“Where-ever law ends, tyranny begins, if the law be transgressed to another’s harm; and whosoever in authority exceeds the power given him by the law, and makes use of the force he has under his command, to compass that upon the subject, which the law allows not, ceases in that to be a magistrate; and, acting without authority, may be opposed, as any other man, who by force invades the right of another.” [John Locke – Two Treatises on Government]
“[N]or shall any person . . . be deprived of life, liberty, or property, without due process of law . . . .” [15th Amendment to the US Constitution]
Power corrupts and absolute power corrupts absolutely. If history has taught us anything it should have taught us this. It was as a protection against the potential excesses of absolutism that enlightenment thinkers formulated such concepts as due process and the separation of powers. These protections, hard won over centuries of, sometimes bloody, conflict between rulers and the ruled, have relied on the constant vigilance of civil society for their preservation, a vigilance that in the years following the 9/11 attacks has sadly been conspicuous by its absence.
Since the felling of the Twin Towers in 2001, Britain’s traditional libertarian culture has found itself under steady attack from the proponents of a particularly insidious strain of totalitarianism, known variously as ‘muscular liberalism’ or neo-conservatism – a political ideology that seeks to enforce conformity via paradoxical appeals to freedom. Peaceful political dissent and activism, supposed hallmarks of a vibrant democracy, find themselves subjected to an array of draconian countermeasures – allegedly drafted to protect the very freedoms they curtail. Extensive use of ever more intrusive surveillance capabilities, the infiltration and subversion of activist groups not to mention the implementation of a cradle-to-grave policy of thought policing (PREVENT), has led some to draw parallels with Orwell’s dystopian classic, 1984. Hyperbole? Perhaps. But then a full twelve years ago the then information commissioner, Richard Thomas warned that Britain was at risk of “…sleepwalk[ing] into a surveillance society…”. And this in the days before PREVENT, the 2006 Terrorism Act or proposals for a “Snoopers Charter”.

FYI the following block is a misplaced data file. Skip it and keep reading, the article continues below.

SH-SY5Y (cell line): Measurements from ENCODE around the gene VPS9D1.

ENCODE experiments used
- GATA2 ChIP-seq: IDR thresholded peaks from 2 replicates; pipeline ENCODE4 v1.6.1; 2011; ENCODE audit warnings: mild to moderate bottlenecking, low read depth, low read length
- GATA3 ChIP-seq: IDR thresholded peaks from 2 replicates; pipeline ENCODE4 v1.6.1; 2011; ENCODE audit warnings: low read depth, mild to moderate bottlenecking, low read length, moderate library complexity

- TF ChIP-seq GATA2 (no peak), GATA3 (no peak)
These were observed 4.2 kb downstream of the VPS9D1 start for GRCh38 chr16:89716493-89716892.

One exception to this process of gradual surrender has been the advocacy group, CAGE (formerly Cageprisoners). Established in late 2003 as an advocacy group for those impacted by the War on (of?) Terror it has in recent years come to increasing public prominence partly as a result of the fallout arising from the conflict in Syria and partly due to its staunch opposition to the PREVENT ‘counterterrorism’ strategy.
Run from a small office in east London, manned by skeleton staff, funded by public donations and operating without bank accounts – in many ways it is the archetypal plucky British underdog, a modern day David facing off to the Goliath of an overbearing security state. Maligned and reviled (in equal measure) by the right wing press, it has been labelled a ‘jihadist front org’, its members smeared as ‘terrorist apologists’ and its head of outreach subject to malicious prosecution – enduring an eight month prison stint before having all charges against him dropped.